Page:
To achieve their desired effects, ecological sound artists employ highly sensitive hydrophones (underwater microphones) and vibration sensors. To some listeners, the end result is so pleasing to the ear that they question why more art shows and galleries do not include an auditory component. Gilmurray is working toward addressing that gap. He hopes that ecological sound art will become as recognized as other forms of environmentalist art.
Over the years, other ecological sound artists have explored a variety of techniques to evoke a human response to climate change. By creating live recordings, Katie Paterson allowed her audience to dial a number which allows them listen to a microphone submerged in a lagoon in Iceland. Paterson’s approach – the audio equivalent of a webcam – lets listeners hear the Vatnajökull glacier melt in real time.
“One of the key aspects of these works is the manner in which sound captures the dynamics of the glacial melting process in a way that images cannot,” Gilmurray points out. “Approached from a purely visual perspective, a glacier appears to be literally ‘frozen,’ in the sense of being still, unmoving and unchanging. Unless one manages to witness a dramatic calving event, its melting is generally too gradual to be perceived.”
This is one reason why ecological sound art is so effective. Sound artists have used the medium to engage with ongoing environmental issues – habitat loss, climate change, and overdevelopment – to spur a human reaction. By hearing nature through this hauntingly beautiful art form, we become witnesses to its cry for help. It sends each listener a personal message to take action.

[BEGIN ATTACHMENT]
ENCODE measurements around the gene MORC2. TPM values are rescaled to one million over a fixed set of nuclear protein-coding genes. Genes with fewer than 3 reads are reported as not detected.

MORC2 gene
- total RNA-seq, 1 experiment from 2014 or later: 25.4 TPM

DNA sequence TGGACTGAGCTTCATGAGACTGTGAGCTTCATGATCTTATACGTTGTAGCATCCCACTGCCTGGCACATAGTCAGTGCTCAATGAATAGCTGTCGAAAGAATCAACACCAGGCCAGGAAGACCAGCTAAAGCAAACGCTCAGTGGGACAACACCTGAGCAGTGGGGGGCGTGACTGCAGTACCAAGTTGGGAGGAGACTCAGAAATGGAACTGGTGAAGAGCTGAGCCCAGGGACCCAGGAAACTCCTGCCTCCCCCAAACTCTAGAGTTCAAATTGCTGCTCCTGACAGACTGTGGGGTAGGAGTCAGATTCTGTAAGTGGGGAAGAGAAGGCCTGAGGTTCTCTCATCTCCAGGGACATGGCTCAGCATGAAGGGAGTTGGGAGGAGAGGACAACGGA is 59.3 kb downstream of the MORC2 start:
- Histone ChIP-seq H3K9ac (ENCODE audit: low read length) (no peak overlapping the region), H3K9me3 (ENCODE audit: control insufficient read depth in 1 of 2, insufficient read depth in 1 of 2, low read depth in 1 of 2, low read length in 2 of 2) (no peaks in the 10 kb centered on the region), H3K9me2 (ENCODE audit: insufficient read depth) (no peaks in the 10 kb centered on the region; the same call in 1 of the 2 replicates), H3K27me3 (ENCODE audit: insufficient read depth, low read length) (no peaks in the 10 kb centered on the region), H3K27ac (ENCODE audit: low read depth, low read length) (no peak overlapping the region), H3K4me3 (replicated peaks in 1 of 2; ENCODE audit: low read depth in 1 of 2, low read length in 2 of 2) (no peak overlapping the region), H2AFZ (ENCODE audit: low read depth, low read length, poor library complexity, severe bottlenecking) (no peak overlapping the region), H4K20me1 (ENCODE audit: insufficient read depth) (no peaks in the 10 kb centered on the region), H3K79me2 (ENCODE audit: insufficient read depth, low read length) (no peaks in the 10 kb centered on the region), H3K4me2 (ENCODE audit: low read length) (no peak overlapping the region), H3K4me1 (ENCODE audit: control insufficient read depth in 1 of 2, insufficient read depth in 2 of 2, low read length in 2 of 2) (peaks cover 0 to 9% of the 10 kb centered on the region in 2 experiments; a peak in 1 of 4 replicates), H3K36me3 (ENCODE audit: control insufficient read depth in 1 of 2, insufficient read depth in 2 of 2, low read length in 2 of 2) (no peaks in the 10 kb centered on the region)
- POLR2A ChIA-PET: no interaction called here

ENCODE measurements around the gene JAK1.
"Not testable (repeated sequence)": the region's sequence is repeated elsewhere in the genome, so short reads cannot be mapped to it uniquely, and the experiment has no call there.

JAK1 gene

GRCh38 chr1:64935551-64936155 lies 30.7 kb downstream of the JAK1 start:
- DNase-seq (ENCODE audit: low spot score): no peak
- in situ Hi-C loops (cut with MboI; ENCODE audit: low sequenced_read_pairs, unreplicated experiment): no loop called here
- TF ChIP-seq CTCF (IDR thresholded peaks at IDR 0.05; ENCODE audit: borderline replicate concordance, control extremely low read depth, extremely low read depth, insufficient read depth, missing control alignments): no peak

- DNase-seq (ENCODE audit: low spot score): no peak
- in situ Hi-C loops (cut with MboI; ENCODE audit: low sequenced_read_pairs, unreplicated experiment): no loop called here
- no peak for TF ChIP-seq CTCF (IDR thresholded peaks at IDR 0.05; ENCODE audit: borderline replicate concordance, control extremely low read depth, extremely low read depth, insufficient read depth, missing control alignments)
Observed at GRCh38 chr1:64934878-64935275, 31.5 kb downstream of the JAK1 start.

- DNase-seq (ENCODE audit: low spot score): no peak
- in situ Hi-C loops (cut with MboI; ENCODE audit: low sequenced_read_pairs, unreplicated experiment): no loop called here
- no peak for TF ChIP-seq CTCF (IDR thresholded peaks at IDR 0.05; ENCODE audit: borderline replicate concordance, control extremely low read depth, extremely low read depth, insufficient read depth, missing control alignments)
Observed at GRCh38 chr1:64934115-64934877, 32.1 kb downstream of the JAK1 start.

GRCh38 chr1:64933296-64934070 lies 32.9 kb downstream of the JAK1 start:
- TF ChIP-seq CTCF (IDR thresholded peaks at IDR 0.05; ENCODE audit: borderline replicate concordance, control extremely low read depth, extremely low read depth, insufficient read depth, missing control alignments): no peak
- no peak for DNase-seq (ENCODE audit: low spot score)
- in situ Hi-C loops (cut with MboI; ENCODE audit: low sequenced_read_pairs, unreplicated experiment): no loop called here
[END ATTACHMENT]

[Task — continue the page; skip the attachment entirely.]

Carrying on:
“The sonic dimension of glacial melting allows us to hear glaciers melting as a dynamic, ongoing process,” Gilmurray explains. “It is happening ceaselessly and progressively, second by second. This understanding encourages the sense of urgency with which it is so vital that we learn to regard and respond to climate change.”
In Suspended Sounds, a collective work by ecological sound artists from all over the world, sounds from endangered and threatened species were recorded. Since the exhibition of Suspended Sounds in 2006, some of these species are now extinct, highlighting the consequences of anthropogenically-induced climate change and urging listeners to act. Ecological sound art has stimulated conservation movements in the past. The 1970 recording of humpback whales and the songs they sing helped shift public opinion on the hunting of all whale species.
By persuading listeners to engage with what they are hearing in new and unfamiliar ways, ecological sound art stresses the importance of interconnectedness between humans and the surrounding environment. Artists hope their recordings will spur new appreciation, respect and value for the natural environment and the organisms that call Earth home.